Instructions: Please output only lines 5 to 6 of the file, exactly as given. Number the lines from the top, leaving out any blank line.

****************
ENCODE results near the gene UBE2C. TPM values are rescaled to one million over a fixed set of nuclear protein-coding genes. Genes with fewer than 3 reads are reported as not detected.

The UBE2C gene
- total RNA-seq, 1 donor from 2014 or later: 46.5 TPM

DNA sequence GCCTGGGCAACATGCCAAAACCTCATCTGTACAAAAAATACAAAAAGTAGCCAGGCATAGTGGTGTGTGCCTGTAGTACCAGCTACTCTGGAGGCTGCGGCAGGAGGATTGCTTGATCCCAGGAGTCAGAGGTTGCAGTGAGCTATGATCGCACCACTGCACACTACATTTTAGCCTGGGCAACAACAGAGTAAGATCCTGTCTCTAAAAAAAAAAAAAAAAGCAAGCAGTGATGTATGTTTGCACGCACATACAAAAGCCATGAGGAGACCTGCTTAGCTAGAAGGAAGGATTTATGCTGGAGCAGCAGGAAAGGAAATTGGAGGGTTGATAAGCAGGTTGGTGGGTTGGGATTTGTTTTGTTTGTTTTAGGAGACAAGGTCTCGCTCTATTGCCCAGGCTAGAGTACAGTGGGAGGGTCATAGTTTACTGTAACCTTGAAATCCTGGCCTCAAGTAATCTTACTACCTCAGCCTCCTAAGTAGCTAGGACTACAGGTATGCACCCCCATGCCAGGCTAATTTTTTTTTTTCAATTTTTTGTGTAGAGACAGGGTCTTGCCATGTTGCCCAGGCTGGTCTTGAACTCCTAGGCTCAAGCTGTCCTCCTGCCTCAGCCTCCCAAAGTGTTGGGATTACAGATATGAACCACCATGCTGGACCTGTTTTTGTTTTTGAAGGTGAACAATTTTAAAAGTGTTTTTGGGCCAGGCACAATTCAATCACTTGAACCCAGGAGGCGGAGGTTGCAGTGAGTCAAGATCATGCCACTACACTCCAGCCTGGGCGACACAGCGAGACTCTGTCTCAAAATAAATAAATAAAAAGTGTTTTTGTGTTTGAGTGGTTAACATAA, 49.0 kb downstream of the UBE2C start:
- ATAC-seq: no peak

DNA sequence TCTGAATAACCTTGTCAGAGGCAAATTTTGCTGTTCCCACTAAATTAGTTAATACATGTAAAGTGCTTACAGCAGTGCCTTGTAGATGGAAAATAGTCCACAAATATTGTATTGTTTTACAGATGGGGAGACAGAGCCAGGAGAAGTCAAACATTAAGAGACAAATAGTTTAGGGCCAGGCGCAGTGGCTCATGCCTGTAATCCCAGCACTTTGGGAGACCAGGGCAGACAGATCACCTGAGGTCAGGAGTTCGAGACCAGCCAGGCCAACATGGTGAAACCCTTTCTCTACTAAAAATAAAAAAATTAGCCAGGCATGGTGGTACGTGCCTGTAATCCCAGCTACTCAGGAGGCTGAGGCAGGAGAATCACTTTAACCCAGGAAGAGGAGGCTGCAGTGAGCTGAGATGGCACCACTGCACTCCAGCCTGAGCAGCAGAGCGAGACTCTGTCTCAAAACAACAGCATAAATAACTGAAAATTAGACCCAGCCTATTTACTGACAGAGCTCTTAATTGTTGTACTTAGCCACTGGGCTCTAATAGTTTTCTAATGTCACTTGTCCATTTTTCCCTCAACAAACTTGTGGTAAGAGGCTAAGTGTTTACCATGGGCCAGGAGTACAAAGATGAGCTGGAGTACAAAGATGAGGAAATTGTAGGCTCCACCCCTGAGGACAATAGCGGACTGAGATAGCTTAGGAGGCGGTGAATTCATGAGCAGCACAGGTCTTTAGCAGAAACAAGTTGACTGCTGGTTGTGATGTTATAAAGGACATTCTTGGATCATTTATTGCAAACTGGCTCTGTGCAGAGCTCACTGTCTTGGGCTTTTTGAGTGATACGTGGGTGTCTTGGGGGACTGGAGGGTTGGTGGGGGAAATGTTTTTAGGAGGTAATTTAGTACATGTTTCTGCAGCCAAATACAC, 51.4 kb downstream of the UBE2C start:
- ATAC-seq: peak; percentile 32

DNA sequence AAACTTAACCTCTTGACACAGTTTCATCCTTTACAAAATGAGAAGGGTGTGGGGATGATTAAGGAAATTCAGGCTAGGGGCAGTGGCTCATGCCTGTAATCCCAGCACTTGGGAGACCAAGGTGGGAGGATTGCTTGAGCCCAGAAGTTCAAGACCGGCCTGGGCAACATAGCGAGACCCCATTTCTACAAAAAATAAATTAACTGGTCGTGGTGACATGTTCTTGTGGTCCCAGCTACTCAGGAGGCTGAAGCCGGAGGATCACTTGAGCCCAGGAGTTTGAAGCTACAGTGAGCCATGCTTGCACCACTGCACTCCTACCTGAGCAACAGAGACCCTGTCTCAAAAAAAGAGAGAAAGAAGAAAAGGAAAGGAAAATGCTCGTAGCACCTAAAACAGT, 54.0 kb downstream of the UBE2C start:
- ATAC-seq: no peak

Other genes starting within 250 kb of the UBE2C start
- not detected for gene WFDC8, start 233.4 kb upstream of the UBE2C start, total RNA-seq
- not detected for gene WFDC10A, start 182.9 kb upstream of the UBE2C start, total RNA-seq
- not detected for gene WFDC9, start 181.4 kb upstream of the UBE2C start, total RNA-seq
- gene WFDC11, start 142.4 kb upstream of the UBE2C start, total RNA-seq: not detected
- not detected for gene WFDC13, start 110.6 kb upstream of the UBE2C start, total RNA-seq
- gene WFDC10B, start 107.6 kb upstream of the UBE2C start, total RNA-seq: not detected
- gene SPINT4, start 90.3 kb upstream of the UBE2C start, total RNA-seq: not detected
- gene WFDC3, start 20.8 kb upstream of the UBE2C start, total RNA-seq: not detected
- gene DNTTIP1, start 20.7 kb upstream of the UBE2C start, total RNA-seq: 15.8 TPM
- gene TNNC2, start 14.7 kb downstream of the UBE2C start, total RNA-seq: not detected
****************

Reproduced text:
- ATAC-seq: no peak

DNA sequence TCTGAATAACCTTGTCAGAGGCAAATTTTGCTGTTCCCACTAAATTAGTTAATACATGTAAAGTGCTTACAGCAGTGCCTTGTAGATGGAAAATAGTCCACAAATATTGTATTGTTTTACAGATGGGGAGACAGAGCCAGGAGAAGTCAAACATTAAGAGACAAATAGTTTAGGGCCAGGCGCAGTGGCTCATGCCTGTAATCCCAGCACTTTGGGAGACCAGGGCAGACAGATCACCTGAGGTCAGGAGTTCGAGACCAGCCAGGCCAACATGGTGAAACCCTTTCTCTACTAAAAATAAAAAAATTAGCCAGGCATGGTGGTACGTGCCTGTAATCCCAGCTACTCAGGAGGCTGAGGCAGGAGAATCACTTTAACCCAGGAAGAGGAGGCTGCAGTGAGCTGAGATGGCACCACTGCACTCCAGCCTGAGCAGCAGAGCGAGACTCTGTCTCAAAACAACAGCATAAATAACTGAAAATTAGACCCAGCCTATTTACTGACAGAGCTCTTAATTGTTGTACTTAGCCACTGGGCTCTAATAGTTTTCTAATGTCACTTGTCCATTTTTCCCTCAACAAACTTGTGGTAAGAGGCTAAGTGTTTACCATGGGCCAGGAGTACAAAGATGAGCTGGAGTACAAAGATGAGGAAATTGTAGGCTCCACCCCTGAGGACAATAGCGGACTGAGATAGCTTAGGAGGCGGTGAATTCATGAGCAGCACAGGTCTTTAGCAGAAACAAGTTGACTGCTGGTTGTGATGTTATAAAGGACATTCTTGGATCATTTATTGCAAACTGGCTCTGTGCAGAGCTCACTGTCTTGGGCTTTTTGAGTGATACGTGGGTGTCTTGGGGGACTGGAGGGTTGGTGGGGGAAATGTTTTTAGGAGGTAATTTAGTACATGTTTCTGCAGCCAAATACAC, 51.4 kb downstream of the UBE2C start: